The Board of Education will vote later this month whether to stop the random drug testing program at .
The vote on the recommendation by the Education Committee is expected at the July 23 BOE meeting.
Thuy Anh Le, chairwoman of the committee, said at Monday’s school board meeting that the recommendation was made after reviewing the program’s results since it was implemented in the 2008-09 school year.
Le said the program showed “inconclusive reports” and the goal of an annual 5 percent reduction in drug use was not met.
“We can’t really explain what the data means,” she said.
Board President Thomas Kinst urged parents to attend the July 23 meeting to give input about the recommendation before the board vote.
In a PowerPoint presentation, Lisa Antunes, the assistant superintendent for curriculum and instruction, outlined the annual results of the random drug testing program, which had been funded by a grant until the 2011-12 school year.
In the 2011-12 school year, 50 students were tested and six positive test results were found. The tests revealed marijuana use.
In the 2010-11 school year, 199 students were tested and eight positive results for marijuana were recorded.
In the 2009-10 school year, 189 students were tested and seven positive results for marijuana were recorded.
In the 2008-09 school year, 200 students were tested and five positive results for marijuana and opiates were recorded.
The target population of the tests were students in grades 9-12 who were involved in athletics, extracurricular and co-curricular activities and those who chose to participate in the program with parental consent. That totaled about 94 percent of the school’s enrollment.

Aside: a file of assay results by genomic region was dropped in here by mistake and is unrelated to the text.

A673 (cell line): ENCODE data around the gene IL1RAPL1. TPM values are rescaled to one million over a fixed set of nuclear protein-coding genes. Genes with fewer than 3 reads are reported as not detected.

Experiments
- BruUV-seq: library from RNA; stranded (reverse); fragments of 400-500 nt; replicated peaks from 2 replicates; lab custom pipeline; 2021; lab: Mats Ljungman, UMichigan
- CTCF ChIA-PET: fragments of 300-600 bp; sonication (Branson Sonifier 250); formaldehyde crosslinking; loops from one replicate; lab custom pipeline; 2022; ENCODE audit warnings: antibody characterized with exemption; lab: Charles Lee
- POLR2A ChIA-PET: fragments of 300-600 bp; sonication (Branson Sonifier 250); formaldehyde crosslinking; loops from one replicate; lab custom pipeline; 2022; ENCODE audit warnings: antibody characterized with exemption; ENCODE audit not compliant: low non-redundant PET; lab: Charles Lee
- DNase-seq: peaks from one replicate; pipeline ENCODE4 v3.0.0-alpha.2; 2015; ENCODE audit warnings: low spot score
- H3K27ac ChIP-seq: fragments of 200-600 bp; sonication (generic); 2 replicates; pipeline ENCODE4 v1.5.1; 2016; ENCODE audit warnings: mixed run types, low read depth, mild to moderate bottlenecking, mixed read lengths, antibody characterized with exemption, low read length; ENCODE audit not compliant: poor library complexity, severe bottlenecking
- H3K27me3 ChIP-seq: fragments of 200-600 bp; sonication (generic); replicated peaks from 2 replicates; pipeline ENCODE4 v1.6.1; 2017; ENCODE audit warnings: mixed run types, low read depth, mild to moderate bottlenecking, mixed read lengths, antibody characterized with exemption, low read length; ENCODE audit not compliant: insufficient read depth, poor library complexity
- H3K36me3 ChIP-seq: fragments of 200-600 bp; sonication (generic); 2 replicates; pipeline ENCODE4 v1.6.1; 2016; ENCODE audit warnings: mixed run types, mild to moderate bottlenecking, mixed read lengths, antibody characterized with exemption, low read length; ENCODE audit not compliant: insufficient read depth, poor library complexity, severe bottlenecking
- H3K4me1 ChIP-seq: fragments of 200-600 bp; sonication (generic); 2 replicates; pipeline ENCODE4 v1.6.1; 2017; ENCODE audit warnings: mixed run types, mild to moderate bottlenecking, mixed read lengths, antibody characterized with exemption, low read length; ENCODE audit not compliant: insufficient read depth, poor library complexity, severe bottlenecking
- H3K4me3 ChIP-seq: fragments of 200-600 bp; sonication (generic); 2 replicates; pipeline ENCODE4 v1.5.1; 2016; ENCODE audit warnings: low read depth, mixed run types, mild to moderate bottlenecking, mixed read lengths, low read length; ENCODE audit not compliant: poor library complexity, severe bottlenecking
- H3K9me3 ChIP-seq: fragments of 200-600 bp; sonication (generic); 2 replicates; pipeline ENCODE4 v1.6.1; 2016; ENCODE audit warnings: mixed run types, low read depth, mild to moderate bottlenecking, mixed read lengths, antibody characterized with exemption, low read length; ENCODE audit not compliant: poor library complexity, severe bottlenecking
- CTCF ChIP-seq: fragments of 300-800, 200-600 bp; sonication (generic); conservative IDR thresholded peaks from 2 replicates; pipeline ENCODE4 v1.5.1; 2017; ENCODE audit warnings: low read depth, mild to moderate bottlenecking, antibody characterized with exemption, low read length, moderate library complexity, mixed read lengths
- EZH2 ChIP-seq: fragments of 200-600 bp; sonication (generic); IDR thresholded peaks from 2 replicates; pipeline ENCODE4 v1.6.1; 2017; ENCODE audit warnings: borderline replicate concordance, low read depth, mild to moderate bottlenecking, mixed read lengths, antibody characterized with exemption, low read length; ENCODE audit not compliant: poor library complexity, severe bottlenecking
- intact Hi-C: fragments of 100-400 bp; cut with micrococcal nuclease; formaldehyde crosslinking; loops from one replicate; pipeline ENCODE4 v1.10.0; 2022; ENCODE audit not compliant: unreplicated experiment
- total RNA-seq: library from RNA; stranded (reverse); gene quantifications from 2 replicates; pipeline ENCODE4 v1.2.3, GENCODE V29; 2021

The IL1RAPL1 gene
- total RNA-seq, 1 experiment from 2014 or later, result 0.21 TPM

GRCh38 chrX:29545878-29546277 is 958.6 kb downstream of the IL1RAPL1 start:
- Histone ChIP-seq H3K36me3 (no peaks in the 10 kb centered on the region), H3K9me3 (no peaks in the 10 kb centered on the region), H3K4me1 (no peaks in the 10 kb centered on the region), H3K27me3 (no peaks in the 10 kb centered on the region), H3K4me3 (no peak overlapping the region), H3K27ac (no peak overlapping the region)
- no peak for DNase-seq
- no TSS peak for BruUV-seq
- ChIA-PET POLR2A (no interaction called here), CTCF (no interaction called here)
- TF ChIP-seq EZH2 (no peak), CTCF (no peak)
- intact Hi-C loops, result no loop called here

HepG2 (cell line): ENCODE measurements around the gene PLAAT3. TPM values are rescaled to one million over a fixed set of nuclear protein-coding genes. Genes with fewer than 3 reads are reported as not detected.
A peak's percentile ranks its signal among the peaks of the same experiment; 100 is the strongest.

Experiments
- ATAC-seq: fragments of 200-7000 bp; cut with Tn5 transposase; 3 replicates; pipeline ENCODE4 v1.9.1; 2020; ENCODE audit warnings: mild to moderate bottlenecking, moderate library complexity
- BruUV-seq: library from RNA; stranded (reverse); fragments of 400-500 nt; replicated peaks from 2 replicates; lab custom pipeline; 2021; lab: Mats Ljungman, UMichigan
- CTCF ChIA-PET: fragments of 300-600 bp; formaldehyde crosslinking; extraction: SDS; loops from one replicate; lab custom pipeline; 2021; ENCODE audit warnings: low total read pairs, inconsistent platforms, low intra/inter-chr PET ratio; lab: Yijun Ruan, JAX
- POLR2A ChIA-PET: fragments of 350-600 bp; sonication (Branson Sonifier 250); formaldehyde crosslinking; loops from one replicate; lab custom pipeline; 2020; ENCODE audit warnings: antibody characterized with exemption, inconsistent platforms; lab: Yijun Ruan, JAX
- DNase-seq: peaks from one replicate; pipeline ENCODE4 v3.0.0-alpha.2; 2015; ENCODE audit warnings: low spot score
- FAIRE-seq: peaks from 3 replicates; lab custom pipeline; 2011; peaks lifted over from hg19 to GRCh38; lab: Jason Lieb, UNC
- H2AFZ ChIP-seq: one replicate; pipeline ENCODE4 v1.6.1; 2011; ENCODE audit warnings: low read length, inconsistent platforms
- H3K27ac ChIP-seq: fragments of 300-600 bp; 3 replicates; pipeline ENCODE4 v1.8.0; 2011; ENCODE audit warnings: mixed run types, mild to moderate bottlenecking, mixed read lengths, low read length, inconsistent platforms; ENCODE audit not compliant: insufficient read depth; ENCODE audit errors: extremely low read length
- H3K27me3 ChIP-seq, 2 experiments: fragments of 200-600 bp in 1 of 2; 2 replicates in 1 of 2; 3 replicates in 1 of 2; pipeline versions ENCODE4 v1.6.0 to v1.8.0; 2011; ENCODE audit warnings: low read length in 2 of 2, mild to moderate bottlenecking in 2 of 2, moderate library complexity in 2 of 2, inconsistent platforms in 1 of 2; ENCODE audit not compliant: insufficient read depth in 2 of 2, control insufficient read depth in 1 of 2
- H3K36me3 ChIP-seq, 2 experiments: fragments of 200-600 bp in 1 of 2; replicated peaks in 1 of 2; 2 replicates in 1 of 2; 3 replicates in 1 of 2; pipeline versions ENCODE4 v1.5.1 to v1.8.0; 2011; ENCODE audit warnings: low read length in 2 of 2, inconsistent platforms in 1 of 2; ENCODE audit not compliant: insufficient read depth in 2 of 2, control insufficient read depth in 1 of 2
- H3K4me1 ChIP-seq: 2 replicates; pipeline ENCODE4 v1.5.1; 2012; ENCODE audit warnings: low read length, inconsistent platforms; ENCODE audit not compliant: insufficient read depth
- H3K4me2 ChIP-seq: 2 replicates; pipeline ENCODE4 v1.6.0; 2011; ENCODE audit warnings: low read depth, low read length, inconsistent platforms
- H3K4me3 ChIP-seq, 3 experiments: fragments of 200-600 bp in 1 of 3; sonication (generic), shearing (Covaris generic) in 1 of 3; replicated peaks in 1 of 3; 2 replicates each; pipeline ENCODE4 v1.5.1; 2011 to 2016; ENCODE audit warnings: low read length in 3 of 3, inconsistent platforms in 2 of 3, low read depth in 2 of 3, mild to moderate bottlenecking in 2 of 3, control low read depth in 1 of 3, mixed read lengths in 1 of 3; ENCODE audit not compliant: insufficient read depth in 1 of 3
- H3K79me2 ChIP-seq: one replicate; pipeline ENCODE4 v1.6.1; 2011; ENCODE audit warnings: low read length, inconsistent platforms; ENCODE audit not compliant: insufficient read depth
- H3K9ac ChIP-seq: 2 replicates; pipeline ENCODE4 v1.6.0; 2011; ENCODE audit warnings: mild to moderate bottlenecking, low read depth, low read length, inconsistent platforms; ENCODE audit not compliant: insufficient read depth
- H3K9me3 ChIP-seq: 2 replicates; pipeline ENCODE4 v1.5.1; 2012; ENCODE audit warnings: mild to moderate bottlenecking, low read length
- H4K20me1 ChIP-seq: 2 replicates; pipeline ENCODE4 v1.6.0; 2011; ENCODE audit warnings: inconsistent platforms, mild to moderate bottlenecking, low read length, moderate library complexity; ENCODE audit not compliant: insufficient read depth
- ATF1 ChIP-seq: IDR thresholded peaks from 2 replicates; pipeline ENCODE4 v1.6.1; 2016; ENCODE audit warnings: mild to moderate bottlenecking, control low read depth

A grant helped defray the costs of the random drug tests in the 2008-09, 2009-10 and 2010-11 school years, while the district paid the entire $2,675 cost of the program in the 2011-12 school year.
Board member Greg Gillette said he was “shocked and appalled” that only 50 students were tested in the 2011-12 school year, a quarter of the number tested in previous years. The enrollment of Hillsborough High School is 2,409.
Gillette said he had thought there had been money in the budget to perform the same number of drug tests as previous years. He said the board should have been notified when the decision was made to test only 50 students.
High school principal Karen Bingert said the drug tests may have been seen as a deterrent to drug use because it gave students “a reason to say ‘no.’” But she also said the small number of students who were tested, less than 10 percent of the enrollment, made “the odds in favor” of the student who was using drugs.
"It’s a roll of the dice,” she said.
The annual American Drug and Alcohol Survey of Hillsborough High School students showed that in the 2011-12 school year, 54 percent of the students used alcohol in the past year while 17 percent admitted they had used marijuana in the past year, Antunes said.
The voluntary survey, given with parental consent, is anonymous and contributes to a national database, Antunes said. About 57 percent of Hillsborough High students participated in the survey.
The survey also showed 8 percent of the students had used marijuana in the month previous to completing survey and 17 percent within in the year.
“We clearly have a problem,” said board member Christopher Pulsifer, but added there was “no control” in the data required for a better analysis.
Antunes encouraged more parents to come to the schools and participate in anti-drug programs.
“We need to get the message to parents that the students are getting in the classroom,” board member Judith Haas said.